The patients were divided into two groups. All patients underwent 5 sessions of ESWT during each seven-day interval. One group received ESWT according to the fascial manipulation theory (ESWT-FM) and the other had local ESWT (L-ESWT) only. A Swiss DolorClast radial shockwave device (EMS Electro Medical Systems, Nyon, Switzerland) with pressure in the range of 1.5 to 2.5 bars was employed at 0.08 to 0.28 mJ/mm2 and 10 to 13 Hz frequency. In the case of the L-ESWT group, the two chosen local tender treatment points were the anterior shoulder joint, with the superior edge of the painful treatment area being just lateral to the coracoid process, and an area that was 1 cm proximal to the tendon attachment to bone. For those in the ESWT-FM group, FM guidelines were followed to choose centers of coordination points based on the physical examination, in addition to the two local tender treatment points . The horizontal plane was often chosen, and the treatment points were at the lower section of the intrarotator muscle insertions at the humerus (IR-Hu); below the elbow crease at pronator teres, for the point with highest sensitivity (IR-CU); at trapezius, immediately above the superior angle of the scapula (ER-SC); and at the posterior aspect of the rotator cuff (ER-HU), laterally to triceps tendon, in the fascia and lateral septum (ER-CU) . Approximately 450 to 500 shocks were applied at every treatment point, according to the patient’s tolerance. During the 5-week treatment period, local electrotherapy was administered to all patients as the standard and baseline treatment, consisting of ultra-short-wave therapy, intermediate frequency electrotherapy, or ultrasonic therapy.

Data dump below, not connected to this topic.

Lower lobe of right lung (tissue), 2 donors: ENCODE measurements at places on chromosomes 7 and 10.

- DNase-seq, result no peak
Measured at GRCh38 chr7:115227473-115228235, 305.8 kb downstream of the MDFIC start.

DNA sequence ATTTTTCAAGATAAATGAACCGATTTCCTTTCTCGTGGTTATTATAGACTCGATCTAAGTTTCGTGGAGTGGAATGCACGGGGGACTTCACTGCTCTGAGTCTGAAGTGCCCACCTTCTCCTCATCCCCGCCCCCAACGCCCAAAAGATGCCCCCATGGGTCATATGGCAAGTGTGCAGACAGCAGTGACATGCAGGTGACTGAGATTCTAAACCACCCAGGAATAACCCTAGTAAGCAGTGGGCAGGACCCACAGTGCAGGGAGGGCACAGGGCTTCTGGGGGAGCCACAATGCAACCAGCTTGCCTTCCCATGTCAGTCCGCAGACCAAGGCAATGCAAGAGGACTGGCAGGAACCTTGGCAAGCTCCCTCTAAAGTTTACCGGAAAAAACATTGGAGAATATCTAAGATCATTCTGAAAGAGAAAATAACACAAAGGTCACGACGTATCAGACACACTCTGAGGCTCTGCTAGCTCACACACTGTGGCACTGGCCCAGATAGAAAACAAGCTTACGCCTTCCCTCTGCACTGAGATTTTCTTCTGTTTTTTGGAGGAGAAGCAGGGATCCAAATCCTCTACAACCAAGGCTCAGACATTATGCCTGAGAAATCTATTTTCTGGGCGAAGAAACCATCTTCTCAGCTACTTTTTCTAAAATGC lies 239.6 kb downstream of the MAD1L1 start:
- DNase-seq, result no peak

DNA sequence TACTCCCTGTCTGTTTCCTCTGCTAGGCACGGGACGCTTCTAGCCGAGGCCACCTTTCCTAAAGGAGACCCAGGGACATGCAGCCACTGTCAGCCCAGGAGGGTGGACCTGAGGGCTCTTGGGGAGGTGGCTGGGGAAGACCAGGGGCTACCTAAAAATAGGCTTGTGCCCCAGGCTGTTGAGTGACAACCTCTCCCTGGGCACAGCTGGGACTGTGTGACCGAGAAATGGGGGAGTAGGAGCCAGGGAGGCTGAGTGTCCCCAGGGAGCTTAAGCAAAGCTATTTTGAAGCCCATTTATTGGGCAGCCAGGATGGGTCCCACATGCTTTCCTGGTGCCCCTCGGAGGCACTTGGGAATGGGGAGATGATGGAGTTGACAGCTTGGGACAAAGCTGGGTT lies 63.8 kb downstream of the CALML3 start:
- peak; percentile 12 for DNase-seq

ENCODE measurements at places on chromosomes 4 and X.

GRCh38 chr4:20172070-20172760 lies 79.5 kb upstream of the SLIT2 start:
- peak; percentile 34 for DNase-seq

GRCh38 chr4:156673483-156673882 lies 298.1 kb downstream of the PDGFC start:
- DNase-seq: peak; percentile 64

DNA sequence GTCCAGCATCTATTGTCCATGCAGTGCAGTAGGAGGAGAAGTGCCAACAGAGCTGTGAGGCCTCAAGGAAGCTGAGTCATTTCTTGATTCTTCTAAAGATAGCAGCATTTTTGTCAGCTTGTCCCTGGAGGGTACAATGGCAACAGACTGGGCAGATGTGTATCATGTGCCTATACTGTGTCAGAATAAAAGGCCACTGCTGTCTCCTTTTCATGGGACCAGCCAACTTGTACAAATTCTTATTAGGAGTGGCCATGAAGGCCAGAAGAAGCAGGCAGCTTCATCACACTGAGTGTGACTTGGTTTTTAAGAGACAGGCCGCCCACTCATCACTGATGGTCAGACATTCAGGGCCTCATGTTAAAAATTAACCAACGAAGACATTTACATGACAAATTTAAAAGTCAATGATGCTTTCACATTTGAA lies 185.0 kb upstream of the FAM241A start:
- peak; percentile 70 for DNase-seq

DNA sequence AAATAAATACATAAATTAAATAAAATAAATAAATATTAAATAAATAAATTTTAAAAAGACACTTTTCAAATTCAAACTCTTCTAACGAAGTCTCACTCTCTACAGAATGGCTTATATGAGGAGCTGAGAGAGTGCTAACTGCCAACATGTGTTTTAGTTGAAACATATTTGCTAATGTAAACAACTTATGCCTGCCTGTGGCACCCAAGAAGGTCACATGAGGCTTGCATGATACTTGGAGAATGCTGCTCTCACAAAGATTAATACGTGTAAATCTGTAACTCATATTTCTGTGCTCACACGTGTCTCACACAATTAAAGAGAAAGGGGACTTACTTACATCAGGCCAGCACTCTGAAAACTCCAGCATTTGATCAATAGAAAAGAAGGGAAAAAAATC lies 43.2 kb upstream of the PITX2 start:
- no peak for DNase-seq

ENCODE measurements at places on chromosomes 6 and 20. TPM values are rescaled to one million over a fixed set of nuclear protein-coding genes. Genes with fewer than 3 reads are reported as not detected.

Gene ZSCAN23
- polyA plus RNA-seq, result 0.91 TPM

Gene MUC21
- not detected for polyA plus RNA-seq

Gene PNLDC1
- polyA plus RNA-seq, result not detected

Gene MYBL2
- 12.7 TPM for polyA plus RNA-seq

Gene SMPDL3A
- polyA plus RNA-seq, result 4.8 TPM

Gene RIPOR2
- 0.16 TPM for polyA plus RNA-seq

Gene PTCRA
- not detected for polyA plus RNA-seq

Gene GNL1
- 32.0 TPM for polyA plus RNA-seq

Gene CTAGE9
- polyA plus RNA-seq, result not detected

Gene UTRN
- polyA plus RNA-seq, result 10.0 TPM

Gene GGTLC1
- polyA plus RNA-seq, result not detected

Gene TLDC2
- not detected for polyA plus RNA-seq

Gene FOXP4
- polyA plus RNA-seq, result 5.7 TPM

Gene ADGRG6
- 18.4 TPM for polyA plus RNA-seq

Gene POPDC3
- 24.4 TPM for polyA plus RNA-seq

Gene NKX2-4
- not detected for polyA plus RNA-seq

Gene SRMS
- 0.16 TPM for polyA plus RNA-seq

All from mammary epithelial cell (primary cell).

Pain scores and basic shoulder functionality were assessed prior to treatment and after the first and fifth treatment sessions, based on the pain-on-movement numeric rating scale (p-NRS), with a range of 0 (no pain) to 10 (severe pain), and range of motion (ROM) testing, which evaluated forward flexion, abduction, and internal and external rotation.
2.1. Statistical Analysis
The Statistical Package for the Social Sciences v16.0 (SPSS Inc., Chicago, Illinois) was used for data collection and analysis. Independent samples -test and repeated-measures one-way analysis of variance (ANOVA) were, respectively, used for intergroup and intragroup analyses. Statistical significance was indicated by two-sided values of <0.05.
There were 16 patients in the ESWT-FM group and 18 patients in the L-ESWT group. The groups did not differ significantly at baseline in terms of affected side, duration of pain, and p-NRS (Table 1).
ESWT-FM: extracorporeal shockwave therapy combined with fascial manipulation theory; L-ESWT: local extracorporeal shockwave treatment.